TEDMED: Wireless health has killed the stethoscope

By: Brian Dolan | Oct 29, 2009        

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Topol: wireless health has killed the scethoscope“Medicine is going to be vastly different,” Chief Medical Officer of the West Wireless Health Institute, Dr. Eric Topol told attendees at the TEDMED event in San Diego this week. “As a cardiologist for the past 25 years, I can tell you that the stethoscope is dead.” The stethoscope, which was created in 1816 won’t be used by doctors in 2016, Topol said.

“What has changed our society is wireless devices. How we listen to music. How we communicate. The latest frontier is how we read. This has been an enormous change in a very short period of time. That is the story of digital wireless devices, but the future we are talking about here at TEDMED are digital healthcare wireless devices,” Topol said.

Today we already have medical applications that enable doctors to monitor electrocardiograms in real-time and from a patient who could be anywhere in the world. That’s just the beginning, however, Topol said.

“You are checking your email as you sit here,” Topol said. “Checking the web when you are bored. In the future you will check in on your own vital signs heart, oxygen, temperature,” and so on. That’s not very far away from today — thanks to non-invasive band-aid like sensors, Topol said.

Topol also predicted that in a few weeks, an application that enables you to monitor “every minute of your sleep” on your smartphone, including descriptions of the states of sleep are detailed in this unnamed application. Topol mentioned two sleep monitors — one from Zeo and one from NeuroVigil — so it’s likely the wireless app Topol tipped to launch in a few weeks was one of those two.

Topol also noted that just a week ago GE had unveiled a handheld ultrasound device: “It’s about the same size as a BlackBerry,” Jeff Immelt, CEO of General Electric, told attendees at an event in San Francisco last week while holding up the white device that has a similar form factor to an old flip-phone. Topol said that these devices could be distributed to patients for use at home to monitor for breast cancer and other conditions on a regular basis, which could help doctors catch some of these diseases sooner.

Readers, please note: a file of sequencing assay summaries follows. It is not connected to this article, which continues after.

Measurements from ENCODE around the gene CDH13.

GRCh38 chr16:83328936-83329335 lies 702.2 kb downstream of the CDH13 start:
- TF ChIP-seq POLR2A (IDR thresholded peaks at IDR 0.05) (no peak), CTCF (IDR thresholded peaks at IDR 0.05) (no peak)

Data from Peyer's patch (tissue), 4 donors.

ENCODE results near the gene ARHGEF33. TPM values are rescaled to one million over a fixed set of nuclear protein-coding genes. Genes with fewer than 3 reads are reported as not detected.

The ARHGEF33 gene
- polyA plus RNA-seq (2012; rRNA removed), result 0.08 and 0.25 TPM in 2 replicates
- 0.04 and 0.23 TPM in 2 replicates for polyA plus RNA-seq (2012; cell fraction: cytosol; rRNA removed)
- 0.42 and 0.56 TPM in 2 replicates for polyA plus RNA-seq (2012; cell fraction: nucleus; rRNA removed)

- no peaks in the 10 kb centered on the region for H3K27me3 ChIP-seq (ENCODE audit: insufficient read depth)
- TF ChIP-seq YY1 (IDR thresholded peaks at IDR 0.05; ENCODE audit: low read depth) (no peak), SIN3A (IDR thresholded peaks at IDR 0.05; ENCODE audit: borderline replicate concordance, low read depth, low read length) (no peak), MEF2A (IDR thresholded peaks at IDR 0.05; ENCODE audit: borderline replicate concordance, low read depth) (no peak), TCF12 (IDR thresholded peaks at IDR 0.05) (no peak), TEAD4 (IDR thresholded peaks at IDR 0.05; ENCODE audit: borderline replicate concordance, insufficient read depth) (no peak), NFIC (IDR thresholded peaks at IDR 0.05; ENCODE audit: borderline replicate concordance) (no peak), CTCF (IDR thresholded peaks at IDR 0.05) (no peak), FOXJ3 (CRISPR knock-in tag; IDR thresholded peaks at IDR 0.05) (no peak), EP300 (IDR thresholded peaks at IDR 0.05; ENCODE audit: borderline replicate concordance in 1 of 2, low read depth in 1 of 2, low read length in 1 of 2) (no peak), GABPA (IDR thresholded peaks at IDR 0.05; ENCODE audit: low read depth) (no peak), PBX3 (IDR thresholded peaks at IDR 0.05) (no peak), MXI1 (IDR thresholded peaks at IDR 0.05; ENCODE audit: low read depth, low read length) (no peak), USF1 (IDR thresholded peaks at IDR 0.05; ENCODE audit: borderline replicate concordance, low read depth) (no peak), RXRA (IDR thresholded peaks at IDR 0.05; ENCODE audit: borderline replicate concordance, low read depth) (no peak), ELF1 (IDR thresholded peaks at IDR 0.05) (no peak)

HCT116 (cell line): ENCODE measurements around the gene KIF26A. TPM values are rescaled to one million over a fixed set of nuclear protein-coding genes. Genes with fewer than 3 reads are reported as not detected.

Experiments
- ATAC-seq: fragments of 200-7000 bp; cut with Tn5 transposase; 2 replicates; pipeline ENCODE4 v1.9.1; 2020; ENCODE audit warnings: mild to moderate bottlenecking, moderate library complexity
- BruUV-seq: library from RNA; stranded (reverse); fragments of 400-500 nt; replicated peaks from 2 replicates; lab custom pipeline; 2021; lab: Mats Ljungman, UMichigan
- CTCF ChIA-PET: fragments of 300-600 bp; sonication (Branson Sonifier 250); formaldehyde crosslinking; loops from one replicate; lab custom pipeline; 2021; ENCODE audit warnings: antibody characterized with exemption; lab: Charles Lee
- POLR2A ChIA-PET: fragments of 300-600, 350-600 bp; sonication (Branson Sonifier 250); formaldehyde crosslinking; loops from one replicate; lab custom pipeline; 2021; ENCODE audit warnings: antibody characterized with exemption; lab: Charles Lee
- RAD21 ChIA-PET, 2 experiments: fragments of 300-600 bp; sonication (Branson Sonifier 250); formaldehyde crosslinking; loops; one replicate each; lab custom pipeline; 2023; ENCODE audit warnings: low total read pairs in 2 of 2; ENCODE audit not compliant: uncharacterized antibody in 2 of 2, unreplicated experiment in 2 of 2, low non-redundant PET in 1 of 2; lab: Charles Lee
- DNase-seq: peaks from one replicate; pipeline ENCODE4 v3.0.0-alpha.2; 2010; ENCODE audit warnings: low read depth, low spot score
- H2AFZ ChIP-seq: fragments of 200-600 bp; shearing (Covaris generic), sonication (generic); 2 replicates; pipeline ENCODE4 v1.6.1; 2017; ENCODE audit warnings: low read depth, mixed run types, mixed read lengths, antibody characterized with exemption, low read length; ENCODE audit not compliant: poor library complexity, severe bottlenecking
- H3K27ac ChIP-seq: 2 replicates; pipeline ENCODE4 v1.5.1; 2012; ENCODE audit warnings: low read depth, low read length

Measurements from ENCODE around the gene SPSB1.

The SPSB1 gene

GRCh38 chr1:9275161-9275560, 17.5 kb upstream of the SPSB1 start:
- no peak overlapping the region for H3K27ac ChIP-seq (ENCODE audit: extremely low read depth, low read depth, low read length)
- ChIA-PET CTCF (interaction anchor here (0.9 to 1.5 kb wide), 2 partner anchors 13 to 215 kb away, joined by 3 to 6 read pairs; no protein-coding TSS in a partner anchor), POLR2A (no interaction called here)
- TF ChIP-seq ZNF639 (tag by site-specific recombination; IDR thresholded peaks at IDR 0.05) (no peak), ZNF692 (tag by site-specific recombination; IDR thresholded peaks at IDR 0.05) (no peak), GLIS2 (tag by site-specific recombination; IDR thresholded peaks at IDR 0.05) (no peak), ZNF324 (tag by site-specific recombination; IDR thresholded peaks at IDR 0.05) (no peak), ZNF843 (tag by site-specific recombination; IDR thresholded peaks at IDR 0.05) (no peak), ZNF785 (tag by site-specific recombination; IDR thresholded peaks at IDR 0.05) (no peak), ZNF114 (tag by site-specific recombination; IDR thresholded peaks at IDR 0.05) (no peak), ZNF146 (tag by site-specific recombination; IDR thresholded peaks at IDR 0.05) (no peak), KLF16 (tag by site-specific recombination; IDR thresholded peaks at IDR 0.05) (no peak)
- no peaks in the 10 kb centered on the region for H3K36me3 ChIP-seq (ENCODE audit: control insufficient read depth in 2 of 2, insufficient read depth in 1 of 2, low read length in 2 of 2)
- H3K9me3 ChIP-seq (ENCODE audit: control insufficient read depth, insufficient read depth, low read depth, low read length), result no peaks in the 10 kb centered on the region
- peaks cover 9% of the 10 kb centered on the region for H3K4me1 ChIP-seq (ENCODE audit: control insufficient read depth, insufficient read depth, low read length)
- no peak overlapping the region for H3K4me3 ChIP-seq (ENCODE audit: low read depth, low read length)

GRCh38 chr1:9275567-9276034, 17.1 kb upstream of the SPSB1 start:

The Holter monitor is another technology that Topol said was “obsolete” and “soon to be buried technology” by a sensor, a tiny patch that can be worn for two weeks: iRhythm. Over the course of the next year, Topol said that iRhythm and similar technology will become a routine technology, while Holter monitors won’t be used.

While many of the devices and applications that Topol discussed were clinician-facing, he did mention that consumer driven healthcare is one of the big movements pushing wireless health forward. Topol said he spent the last few weeks trying out a few of these consumer-facing, wireless health devices, and the results were not all glowing.

The first one Topol reviewed was FitBit, a consumer fitness devices that helps users monitor food intake, physical activity and weight. The device only automatically tracks activity levels and even for that it’s not complete, Topol said. While Topol was gratified that the device picked up the 42 minutes of exercise he had done earlier that day, he was surprised by one request that the device’s online portal asked him: “You want to log sexual activity how long did you do it for?” FitBit asks users to record the hours, minutes and seconds as well as the intensity of the sexual activity.

“This just doesn’t work,” Topol said.

Topol said that because about 80 major diseases have been cracked on the genomic front in the past few years, more has been learned about the underpinnings of disease in the past 2.5 years than was learned about diseases during the whole course of human history. We now have a much better idea and can predict who is going to get Type 2 Diabetes; who is going to get breast cancer; who is likely get atrial fibrillation; who is likely to have sudden heart failure. Each of these conditions also has a corresponding wireless health sensor or device that can help us prevent and predict on the individual level: Continuous glucose monitoring sensors, ultrasound device for breast cancer, iRhythm for atrial fibrillation patients and vital sign monitoring sensors for sudden heart failure.

“It is profound,” Topol said. The wireless medicine of tomorrow enables the continuous tracking of all physiological metrics, enables us to determine the individual physiology, enables us to focus on prevent. Finally, this is all consumer-driven, Topol said.

“Yuu own this health data,” Topol said. “Your data is on on the phone… This is truly disruptive.”